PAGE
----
‘Eat Your History; Stories & Recipes From Australian Kitchens’ by Jacqui Newling (New South) What a wealth of information this book is – and so well written with helpful and fun, light-hearted comments and tips. I loved the concept; Newling is the resident gastronomer of the Sydney Living Museums (formerly Historic Houses) and this book is the result of her findings in the kitchens and in recipe books from all 12 properties dating between 1788 and 1950 that the SLM look after. Did you know that, at one stage, there was such a glut of peaches that pigs were released into peach orchards to eat the fallen fruit? What fun! That oysters that we eat were almost a throw-away bi-product of oyster shells which were so needed for mortar in building products? That during wheat restrictions the governor would invite people to dinner and to ‘bring your own bread’! How about that in 1839, ice was imported from frozen lakes in Boston, USA and that just over 50% arrived in Sydney still frozen. It was so popular that they repeated the exercise the very next year– and we worry about food miles now! I loved learning about Australia’s oldest known olive tree (1805 at Elizabeth Farm) and that Apple Charlottes were named after Queen Charlotte, the wife of King George III, and were created to reflect her beauty and humble style. It was intriguing to read about the importance of native foods and of Victory Gardens during World War II. I was intrigued to hear that dinner was often served at 4pm then tea drunk at 7pm and bed at 9pm! Who knew? Descriptions of just what exactly is meant by corned beef, devilled eggs, milk cream, pease, maize, kedgeree, sago pudding (stay with me) were welcome having been bamboozled since childhood about these delicacies. There were even recipes from the eras and from the recipes books of the SLM properties – this, my friends, really is a fascinating book. Read it. You won’t be sorry.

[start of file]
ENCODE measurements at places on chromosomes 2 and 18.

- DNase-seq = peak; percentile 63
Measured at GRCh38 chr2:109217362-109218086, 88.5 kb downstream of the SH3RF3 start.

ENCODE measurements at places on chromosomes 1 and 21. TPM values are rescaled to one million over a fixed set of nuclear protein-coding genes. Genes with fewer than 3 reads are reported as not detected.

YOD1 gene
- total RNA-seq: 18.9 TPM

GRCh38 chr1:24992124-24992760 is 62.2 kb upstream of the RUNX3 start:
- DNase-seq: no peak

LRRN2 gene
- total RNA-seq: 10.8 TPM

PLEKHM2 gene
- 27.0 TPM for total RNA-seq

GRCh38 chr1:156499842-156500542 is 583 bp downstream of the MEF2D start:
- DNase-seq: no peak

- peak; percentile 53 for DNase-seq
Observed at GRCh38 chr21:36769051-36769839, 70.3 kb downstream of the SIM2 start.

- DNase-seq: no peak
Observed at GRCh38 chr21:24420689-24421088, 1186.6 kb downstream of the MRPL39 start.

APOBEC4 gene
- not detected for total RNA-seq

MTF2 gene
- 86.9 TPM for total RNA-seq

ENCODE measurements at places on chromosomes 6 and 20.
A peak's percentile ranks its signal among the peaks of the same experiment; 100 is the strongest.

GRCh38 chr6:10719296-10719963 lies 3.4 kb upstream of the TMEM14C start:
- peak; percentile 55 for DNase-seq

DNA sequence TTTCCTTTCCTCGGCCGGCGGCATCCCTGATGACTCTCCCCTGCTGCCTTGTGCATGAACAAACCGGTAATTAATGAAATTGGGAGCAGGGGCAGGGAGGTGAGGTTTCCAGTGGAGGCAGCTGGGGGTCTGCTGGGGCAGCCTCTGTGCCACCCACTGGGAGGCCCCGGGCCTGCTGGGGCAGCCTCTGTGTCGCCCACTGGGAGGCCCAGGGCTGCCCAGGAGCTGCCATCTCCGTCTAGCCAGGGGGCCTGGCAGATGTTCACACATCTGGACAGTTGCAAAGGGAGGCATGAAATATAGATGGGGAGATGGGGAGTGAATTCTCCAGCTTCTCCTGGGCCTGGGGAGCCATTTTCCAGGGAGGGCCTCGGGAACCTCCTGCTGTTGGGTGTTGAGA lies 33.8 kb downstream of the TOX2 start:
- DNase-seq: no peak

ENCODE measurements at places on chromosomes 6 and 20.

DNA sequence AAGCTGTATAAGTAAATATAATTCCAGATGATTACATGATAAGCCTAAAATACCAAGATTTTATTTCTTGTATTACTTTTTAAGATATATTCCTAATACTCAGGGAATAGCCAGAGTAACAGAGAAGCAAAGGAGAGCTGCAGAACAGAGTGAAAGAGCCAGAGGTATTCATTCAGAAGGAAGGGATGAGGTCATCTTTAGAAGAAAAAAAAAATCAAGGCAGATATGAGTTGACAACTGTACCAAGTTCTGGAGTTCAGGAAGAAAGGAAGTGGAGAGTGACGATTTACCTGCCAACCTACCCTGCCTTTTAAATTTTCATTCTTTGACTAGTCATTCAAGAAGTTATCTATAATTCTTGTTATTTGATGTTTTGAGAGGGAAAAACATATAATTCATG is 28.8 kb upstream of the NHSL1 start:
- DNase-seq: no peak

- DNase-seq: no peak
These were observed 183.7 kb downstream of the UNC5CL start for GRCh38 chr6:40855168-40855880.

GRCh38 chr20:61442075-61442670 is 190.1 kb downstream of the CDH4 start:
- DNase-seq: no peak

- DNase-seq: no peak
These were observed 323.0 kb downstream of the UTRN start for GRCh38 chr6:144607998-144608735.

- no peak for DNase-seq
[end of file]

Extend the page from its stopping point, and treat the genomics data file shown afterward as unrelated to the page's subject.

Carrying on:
Buy a copy of this book here.
Fun times styling this photo for Karen Anderson.